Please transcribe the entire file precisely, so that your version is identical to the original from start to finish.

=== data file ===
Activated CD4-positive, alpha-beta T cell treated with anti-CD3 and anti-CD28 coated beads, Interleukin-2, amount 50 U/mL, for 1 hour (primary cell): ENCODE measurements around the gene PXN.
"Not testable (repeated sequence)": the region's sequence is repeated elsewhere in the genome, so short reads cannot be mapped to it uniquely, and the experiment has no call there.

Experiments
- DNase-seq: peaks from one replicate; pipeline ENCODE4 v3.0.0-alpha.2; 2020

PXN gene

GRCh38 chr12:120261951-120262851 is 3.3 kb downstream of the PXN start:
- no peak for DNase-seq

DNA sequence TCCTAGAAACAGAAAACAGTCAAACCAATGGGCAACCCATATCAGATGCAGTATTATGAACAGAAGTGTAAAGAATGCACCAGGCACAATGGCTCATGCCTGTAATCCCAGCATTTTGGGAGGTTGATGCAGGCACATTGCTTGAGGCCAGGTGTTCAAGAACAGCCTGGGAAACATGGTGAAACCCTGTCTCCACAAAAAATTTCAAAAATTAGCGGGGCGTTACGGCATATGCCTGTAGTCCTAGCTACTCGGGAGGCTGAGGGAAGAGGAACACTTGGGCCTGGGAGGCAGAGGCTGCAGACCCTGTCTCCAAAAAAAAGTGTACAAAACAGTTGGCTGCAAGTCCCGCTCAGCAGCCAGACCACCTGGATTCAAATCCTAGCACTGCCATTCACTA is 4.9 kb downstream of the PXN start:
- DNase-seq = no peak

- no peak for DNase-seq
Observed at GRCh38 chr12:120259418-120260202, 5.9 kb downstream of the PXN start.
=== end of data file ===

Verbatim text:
Activated CD4-positive, alpha-beta T cell treated with anti-CD3 and anti-CD28 coated beads, Interleukin-2, amount 50 U/mL, for 1 hour (primary cell): ENCODE measurements around the gene PXN.
"Not testable (repeated sequence)": the region's sequence is repeated elsewhere in the genome, so short reads cannot be mapped to it uniquely, and the experiment has no call there.

Experiments
- DNase-seq: peaks from one replicate; pipeline ENCODE4 v3.0.0-alpha.2; 2020

PXN gene

GRCh38 chr12:120261951-120262851 is 3.3 kb downstream of the PXN start:
- no peak for DNase-seq

DNA sequence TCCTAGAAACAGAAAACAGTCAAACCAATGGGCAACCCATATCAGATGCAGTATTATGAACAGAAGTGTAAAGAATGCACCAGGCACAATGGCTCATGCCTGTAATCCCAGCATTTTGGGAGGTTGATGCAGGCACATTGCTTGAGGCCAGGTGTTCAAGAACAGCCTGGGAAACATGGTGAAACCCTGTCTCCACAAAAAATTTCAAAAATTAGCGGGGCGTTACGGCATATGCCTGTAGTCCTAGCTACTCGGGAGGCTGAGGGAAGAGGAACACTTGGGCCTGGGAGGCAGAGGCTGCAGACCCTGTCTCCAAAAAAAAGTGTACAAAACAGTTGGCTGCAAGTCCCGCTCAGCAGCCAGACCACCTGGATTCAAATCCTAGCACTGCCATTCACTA is 4.9 kb downstream of the PXN start:
- DNase-seq = no peak

- no peak for DNase-seq
Observed at GRCh38 chr12:120259418-120260202, 5.9 kb downstream of the PXN start.